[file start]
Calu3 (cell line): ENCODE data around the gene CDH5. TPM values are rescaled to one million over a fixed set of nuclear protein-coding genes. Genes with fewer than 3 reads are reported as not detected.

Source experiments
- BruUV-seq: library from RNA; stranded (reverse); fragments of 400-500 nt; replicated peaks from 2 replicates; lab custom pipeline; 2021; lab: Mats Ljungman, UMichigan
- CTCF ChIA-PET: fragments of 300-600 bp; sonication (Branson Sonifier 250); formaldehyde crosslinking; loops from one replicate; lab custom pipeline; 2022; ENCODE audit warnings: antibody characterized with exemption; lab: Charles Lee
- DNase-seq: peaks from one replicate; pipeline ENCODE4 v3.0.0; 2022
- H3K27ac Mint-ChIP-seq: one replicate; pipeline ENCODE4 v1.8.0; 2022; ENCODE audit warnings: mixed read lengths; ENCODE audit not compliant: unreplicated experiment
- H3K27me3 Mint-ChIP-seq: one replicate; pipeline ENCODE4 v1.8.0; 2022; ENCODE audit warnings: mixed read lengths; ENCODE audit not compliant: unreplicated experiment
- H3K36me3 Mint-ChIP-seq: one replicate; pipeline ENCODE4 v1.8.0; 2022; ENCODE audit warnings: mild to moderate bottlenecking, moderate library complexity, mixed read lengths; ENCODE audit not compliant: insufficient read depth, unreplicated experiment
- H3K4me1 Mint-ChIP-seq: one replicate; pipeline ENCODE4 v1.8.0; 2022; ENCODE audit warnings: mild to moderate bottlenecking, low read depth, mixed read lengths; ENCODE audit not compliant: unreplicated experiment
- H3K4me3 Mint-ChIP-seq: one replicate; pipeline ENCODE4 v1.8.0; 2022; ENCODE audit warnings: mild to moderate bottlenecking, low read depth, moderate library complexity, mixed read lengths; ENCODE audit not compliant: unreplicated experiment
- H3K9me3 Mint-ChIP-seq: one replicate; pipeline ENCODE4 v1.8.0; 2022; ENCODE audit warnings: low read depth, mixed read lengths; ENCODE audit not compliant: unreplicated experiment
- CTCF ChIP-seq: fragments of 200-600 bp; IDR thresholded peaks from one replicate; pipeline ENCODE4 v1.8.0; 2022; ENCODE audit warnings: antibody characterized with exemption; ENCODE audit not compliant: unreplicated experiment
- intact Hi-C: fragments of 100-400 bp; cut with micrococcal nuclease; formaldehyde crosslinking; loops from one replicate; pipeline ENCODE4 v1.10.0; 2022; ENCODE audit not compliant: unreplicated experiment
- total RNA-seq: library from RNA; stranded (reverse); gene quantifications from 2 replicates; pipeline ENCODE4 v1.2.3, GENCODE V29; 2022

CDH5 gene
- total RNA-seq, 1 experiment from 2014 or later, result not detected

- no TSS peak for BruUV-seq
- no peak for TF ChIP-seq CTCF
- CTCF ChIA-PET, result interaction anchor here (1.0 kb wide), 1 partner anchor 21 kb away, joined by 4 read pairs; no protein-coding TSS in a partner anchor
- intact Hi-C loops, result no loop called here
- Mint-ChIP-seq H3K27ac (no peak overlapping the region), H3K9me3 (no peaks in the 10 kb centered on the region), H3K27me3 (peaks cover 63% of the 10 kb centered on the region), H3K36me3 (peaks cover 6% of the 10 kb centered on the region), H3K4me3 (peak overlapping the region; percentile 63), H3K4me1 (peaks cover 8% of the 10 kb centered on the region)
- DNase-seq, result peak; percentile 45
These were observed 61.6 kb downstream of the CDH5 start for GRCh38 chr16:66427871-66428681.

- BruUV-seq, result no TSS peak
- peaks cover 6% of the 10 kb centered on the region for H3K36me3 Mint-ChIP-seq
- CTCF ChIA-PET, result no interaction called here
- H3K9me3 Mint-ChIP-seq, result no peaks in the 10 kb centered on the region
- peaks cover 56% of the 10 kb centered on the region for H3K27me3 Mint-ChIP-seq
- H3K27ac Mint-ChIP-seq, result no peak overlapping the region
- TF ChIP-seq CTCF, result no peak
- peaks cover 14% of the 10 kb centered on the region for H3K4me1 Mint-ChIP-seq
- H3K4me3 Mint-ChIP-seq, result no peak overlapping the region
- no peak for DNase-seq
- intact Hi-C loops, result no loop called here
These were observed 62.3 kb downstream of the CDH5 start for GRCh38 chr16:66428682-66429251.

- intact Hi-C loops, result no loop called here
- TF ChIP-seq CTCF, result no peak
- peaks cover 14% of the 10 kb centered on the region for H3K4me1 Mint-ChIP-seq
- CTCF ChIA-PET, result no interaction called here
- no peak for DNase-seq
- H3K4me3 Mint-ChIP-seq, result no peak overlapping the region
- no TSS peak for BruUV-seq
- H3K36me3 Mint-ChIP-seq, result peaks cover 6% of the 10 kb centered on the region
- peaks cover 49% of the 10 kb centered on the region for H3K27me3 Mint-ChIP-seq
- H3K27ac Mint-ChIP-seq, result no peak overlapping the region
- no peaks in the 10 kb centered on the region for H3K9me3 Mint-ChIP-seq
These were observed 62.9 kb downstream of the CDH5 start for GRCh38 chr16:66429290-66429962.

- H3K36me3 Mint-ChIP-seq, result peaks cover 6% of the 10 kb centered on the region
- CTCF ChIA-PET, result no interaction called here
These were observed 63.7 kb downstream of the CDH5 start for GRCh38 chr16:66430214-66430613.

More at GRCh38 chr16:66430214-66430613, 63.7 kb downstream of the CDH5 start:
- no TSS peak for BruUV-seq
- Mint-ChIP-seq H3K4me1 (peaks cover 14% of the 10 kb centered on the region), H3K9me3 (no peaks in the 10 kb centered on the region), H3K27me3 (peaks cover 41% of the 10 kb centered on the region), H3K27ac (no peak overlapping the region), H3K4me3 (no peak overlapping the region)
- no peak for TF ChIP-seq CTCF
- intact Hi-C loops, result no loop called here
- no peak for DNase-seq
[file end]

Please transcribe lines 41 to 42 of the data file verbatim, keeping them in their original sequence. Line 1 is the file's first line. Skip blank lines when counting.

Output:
- H3K4me3 Mint-ChIP-seq, result no peak overlapping the region
- no TSS peak for BruUV-seq